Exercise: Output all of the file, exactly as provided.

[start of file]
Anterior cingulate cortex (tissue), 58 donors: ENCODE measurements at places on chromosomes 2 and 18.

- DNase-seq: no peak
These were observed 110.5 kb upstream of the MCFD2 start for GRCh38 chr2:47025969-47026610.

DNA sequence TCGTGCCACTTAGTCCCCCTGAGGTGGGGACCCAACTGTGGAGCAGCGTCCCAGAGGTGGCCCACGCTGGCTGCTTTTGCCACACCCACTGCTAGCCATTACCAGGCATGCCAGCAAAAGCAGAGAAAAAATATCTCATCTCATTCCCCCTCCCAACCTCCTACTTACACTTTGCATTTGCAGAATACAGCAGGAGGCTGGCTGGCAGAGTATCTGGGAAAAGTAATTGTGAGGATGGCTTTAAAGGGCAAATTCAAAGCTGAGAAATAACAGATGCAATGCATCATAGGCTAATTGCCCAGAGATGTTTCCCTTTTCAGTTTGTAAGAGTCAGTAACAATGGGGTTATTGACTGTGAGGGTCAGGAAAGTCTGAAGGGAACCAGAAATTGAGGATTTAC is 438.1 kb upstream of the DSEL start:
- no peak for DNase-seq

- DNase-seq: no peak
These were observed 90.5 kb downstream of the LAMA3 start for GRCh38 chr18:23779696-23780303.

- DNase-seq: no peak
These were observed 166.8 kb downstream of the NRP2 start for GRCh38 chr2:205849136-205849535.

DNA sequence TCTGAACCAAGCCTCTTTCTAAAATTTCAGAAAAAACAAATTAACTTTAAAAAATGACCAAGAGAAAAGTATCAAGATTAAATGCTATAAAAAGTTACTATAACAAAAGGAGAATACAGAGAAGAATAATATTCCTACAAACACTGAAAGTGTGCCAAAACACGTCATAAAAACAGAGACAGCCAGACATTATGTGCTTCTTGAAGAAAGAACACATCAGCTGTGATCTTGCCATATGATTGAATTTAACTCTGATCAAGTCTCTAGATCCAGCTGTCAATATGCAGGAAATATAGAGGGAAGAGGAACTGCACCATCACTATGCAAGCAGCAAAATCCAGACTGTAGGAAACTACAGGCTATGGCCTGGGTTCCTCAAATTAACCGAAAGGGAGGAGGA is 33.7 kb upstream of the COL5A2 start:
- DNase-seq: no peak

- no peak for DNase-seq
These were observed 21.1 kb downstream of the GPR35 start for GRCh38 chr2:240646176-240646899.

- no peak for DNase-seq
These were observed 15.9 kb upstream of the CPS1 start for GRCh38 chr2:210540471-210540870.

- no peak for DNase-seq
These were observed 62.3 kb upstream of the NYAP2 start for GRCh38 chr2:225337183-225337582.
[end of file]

Anterior cingulate cortex (tissue), 58 donors: ENCODE measurements at places on chromosomes 2 and 18.

- DNase-seq: no peak
These were observed 110.5 kb upstream of the MCFD2 start for GRCh38 chr2:47025969-47026610.

DNA sequence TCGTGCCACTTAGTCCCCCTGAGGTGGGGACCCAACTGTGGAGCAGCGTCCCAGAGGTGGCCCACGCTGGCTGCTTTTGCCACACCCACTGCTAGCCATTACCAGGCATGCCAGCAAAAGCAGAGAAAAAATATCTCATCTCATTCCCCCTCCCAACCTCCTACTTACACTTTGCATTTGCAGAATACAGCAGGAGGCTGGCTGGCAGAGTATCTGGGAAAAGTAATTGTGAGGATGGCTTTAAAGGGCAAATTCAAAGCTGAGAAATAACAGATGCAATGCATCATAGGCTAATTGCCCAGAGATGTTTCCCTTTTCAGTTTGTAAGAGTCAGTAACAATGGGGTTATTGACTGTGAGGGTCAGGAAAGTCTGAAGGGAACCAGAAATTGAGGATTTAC is 438.1 kb upstream of the DSEL start:
- no peak for DNase-seq

- DNase-seq: no peak
These were observed 90.5 kb downstream of the LAMA3 start for GRCh38 chr18:23779696-23780303.

- DNase-seq: no peak
These were observed 166.8 kb downstream of the NRP2 start for GRCh38 chr2:205849136-205849535.

DNA sequence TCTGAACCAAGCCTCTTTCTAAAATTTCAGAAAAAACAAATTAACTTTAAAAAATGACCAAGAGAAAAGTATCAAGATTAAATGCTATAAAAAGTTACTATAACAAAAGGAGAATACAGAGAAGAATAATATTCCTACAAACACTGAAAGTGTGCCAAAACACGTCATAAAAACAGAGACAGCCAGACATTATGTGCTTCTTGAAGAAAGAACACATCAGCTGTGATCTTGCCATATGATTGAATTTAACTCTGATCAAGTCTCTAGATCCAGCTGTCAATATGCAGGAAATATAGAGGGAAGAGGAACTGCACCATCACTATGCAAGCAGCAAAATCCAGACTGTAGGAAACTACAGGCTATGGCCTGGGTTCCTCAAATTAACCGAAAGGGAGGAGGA is 33.7 kb upstream of the COL5A2 start:
- DNase-seq: no peak

- no peak for DNase-seq
These were observed 21.1 kb downstream of the GPR35 start for GRCh38 chr2:240646176-240646899.

- no peak for DNase-seq
These were observed 15.9 kb upstream of the CPS1 start for GRCh38 chr2:210540471-210540870.

- no peak for DNase-seq
These were observed 62.3 kb upstream of the NYAP2 start for GRCh38 chr2:225337183-225337582.